Cartier high jewelery watches encompass playful design codes
The Indomitables de Cartier watch collection draws on Cartier’s history of incorporating animals into iconic designs
A menagerie of animals combines to make fantastical forms in the new Cartier high jewelery watches. Crocodiles, panthers, zebras, giraffes and tigers playfully wrest a diamond-studded dial in the Indomitables de Cartier collection, which draws on Cartier’s rich history of incorporating animals into humorous and intricate designs.
‘Two animals or the same animal’s head facing another head is tradition in ancient jewelery from Greece or China and even the Middle East, so it is really as old as jewelery is,’ points out Cartier director of image, style and heritage Pierre Rainero. ‘So it’s an allusion to the essence of the roots of jewellery, but also a play with the Cartier way of representing animals, because we always had that kind of representation in rings, necklaces, and bracelets, but this time we went further, opposing or creating encounters between different animals, and Cartier animals because all of them belong to the traditional Cartier Bestiary: the crocodiles, the tigers, the panthers, the giraffes, the zebras. So we also have that playfulness here, and it’s intentional.’ With the animals embracing unexpected patterns, the pieces not only subvert traditional representations but also encompass playful design codes.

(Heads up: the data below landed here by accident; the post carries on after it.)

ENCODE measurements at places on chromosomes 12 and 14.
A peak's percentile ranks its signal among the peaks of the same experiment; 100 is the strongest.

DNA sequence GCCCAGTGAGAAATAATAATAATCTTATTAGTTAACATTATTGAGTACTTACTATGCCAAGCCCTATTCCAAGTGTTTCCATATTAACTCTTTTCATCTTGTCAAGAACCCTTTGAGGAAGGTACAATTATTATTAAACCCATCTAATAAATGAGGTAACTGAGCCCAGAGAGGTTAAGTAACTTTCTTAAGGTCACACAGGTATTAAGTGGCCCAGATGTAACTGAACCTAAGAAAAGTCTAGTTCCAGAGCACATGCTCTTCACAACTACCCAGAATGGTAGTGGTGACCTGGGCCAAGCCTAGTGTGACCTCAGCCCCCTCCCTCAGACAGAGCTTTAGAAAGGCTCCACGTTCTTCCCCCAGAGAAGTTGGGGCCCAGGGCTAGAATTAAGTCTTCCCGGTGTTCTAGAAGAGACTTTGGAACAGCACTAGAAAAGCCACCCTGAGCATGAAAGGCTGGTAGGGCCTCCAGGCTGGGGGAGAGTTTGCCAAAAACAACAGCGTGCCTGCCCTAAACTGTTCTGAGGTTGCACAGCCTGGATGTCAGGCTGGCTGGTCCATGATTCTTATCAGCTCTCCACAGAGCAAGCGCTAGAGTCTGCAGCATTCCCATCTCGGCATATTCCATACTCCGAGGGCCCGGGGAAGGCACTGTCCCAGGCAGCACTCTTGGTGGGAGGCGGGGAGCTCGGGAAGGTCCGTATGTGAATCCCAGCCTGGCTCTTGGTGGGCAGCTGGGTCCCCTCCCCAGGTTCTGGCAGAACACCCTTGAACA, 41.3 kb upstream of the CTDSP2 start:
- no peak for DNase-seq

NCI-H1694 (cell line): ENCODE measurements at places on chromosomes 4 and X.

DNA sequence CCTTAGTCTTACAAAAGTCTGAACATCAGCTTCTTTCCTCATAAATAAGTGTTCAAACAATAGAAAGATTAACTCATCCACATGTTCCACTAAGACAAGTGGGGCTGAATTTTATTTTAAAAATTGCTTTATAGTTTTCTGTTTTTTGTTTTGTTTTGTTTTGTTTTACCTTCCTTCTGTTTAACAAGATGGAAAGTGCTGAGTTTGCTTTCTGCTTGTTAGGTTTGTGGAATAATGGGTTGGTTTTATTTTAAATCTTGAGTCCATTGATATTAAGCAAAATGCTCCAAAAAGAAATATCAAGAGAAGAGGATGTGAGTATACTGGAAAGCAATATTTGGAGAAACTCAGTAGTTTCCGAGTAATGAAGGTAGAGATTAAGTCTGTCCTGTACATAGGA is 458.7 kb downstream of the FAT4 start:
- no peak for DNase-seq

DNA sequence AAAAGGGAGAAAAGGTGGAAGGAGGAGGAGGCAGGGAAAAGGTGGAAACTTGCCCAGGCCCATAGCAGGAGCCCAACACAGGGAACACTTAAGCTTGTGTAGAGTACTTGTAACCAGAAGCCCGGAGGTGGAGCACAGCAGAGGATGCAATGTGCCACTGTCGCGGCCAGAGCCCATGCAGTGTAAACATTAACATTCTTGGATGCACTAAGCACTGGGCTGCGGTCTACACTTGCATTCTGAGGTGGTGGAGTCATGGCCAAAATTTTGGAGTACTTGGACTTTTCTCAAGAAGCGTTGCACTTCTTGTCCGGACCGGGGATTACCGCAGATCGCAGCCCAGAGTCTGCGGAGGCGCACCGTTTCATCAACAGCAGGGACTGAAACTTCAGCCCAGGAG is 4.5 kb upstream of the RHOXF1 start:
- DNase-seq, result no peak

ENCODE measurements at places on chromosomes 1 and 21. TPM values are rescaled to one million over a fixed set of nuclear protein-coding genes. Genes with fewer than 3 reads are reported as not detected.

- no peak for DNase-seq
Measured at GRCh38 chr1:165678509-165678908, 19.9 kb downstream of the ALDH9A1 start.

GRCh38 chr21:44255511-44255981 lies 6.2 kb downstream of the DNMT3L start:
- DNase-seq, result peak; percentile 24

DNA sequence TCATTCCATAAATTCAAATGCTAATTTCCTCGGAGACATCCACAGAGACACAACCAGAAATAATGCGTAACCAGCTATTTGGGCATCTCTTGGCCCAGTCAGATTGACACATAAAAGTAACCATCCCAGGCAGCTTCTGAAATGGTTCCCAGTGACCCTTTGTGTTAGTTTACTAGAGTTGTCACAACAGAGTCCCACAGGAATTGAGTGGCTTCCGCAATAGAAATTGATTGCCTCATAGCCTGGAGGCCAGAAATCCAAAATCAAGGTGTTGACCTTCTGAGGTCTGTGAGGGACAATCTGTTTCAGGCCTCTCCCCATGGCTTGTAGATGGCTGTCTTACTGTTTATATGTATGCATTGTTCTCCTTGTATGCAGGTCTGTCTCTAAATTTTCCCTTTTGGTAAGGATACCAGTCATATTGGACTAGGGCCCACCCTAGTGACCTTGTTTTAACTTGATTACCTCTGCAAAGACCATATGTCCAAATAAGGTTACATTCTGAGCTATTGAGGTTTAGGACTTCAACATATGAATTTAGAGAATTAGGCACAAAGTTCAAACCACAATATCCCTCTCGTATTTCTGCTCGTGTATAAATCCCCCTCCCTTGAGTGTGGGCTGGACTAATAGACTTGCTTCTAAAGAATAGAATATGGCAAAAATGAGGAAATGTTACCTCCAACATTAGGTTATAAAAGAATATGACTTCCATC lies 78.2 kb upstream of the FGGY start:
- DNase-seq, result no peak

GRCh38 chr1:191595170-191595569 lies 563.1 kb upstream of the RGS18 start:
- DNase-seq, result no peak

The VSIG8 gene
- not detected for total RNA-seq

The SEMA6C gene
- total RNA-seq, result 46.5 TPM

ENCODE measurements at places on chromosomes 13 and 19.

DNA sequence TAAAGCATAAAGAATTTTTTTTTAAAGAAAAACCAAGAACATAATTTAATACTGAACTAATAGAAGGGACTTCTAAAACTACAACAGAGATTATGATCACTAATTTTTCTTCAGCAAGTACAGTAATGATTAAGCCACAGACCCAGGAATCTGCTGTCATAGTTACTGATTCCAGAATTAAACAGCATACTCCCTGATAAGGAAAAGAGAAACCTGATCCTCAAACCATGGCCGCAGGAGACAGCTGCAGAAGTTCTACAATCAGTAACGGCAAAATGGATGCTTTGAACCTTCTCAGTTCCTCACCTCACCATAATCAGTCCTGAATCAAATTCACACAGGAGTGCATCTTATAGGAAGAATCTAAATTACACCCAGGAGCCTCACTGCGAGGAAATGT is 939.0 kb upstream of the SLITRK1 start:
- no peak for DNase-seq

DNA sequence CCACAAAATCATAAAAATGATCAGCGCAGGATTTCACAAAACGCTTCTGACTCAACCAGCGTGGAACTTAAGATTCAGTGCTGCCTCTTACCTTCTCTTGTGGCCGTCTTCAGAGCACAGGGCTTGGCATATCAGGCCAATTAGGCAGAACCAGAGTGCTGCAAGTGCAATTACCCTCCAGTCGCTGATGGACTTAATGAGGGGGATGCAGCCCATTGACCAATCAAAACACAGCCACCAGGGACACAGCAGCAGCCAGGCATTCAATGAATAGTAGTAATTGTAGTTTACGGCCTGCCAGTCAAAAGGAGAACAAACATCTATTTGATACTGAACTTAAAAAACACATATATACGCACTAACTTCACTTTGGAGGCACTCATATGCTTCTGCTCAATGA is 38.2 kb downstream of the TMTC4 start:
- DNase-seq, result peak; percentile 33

The depiction of the animals themselves is a naturalistic one, reflected in the glistening of the crocodile’s scales and the graphic stripes of the zebra. ‘There is a refinement linked to the naturalistic approach, which is in the design,’ says Rainero. ‘The design on paper is an intention to show the effect or the field in which we want to put the creation, but then there’s a step which is very important, which is the sculpture itself. In fact, we can only be satisfied when the sculpture, which is a piece of art in a way, is achieved. The scales, fur or even expression of the head of each of the animals is decided at the stage of a sculpture.’
He adds: ‘It is a spontaneous creation, and the motivation is there to push further in the way Cartier creates and that sense of humor is something we discussed with the designers because it was very present, for instance, in the 1940s, 1950s and 1960s. We thought that today we needed that again.’ §